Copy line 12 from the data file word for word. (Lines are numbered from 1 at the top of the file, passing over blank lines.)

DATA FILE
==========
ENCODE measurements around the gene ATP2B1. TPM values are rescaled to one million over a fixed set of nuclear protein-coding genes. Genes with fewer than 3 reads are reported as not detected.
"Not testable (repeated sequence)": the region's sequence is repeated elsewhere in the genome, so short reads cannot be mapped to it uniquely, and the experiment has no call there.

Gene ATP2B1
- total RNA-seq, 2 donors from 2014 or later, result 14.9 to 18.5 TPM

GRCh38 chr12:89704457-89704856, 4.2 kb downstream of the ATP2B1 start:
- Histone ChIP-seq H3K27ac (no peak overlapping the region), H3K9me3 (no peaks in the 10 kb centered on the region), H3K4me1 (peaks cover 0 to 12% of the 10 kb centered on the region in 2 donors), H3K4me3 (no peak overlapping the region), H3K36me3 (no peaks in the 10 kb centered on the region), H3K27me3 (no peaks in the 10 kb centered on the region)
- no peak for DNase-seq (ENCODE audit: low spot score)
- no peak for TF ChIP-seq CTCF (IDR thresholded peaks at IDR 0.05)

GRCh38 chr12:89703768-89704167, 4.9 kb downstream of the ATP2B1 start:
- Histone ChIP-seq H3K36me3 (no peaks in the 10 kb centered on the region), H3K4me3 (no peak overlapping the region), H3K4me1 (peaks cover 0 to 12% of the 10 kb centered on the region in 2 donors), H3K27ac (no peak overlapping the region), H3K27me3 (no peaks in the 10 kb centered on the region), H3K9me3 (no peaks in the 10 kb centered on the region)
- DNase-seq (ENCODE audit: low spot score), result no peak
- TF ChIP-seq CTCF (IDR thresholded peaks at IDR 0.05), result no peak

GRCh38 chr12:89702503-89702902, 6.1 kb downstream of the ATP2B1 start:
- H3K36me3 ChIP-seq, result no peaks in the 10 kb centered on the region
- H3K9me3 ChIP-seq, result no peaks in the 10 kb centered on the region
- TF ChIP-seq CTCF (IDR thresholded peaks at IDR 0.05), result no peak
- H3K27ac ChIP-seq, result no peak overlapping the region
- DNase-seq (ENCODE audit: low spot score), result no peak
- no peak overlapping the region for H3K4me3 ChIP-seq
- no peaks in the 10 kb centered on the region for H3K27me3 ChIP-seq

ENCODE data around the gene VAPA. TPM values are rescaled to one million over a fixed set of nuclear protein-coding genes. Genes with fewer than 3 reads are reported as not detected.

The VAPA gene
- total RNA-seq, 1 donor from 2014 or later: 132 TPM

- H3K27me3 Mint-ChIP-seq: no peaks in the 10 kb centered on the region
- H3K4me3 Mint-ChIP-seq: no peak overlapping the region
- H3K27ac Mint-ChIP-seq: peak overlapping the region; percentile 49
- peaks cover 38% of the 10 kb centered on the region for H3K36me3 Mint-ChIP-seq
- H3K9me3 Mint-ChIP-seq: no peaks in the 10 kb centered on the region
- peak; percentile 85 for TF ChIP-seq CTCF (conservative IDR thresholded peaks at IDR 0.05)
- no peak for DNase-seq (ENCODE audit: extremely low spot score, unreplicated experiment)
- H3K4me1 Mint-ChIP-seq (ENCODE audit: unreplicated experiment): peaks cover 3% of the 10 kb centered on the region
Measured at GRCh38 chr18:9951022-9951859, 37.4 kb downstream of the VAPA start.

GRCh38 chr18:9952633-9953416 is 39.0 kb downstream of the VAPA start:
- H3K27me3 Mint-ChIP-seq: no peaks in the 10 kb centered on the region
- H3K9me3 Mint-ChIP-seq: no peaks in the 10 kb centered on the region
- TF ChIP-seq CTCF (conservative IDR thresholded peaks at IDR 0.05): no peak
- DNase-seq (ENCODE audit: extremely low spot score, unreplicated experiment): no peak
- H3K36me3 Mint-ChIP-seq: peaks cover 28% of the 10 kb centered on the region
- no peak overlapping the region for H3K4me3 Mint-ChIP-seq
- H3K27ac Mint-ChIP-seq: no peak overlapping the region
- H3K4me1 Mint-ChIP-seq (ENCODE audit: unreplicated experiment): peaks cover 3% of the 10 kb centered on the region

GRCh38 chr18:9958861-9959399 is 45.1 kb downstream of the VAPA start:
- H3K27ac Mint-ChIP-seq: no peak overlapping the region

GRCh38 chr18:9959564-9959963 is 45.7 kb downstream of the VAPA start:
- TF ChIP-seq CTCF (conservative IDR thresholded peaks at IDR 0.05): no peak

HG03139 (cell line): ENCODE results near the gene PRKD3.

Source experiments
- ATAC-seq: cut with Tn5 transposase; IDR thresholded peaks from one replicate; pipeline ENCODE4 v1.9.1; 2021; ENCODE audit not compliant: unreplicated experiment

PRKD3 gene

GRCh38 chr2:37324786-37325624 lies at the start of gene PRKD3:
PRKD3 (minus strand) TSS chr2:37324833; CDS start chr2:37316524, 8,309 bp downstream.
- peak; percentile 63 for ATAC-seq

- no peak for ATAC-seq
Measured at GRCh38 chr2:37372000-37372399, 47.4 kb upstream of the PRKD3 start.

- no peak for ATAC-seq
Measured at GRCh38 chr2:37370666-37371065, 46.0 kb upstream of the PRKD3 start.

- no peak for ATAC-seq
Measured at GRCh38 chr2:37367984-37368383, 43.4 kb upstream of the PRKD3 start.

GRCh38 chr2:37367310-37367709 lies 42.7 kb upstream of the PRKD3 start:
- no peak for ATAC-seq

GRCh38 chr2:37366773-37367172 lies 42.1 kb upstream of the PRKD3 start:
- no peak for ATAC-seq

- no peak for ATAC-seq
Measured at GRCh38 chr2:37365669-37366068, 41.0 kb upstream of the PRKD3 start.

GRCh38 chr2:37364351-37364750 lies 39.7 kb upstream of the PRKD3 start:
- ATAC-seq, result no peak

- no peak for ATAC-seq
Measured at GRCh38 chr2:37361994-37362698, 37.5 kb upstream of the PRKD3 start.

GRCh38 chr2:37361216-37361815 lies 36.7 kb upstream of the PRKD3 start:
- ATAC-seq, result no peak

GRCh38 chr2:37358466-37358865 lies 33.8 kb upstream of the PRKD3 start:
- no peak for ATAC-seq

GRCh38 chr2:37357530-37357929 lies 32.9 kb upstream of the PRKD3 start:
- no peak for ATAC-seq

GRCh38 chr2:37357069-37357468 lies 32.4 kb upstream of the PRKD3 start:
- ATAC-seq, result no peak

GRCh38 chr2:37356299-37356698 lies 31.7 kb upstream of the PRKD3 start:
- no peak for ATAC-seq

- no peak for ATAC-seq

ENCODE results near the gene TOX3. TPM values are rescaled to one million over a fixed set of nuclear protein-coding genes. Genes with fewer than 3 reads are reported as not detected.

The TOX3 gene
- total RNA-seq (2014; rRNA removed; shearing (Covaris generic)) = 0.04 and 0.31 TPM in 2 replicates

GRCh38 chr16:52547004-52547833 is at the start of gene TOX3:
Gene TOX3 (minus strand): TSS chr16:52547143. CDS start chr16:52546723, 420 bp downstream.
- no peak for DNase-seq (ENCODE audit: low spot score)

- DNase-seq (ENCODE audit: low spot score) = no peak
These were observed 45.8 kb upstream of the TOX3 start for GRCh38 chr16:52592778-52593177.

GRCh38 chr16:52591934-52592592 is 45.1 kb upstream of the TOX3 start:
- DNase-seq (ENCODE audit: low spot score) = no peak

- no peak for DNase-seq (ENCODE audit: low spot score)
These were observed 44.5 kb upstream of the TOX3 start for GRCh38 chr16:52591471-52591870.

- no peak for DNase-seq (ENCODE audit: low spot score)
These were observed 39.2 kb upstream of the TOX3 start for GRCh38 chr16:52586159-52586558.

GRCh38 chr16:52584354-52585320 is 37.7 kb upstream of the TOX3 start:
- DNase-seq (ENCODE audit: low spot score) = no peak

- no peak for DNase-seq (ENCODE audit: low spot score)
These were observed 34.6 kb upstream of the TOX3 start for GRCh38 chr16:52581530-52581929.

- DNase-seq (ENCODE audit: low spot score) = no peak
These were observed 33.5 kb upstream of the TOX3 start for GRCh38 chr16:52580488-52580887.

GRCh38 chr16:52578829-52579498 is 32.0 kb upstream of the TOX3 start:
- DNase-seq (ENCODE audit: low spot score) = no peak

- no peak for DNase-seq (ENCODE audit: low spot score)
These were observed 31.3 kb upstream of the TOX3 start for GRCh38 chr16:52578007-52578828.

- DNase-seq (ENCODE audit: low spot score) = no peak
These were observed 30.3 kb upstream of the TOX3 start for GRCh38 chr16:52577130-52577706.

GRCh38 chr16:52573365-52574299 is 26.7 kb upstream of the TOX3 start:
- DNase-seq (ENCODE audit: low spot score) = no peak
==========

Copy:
- TF ChIP-seq CTCF (IDR thresholded peaks at IDR 0.05), result no peak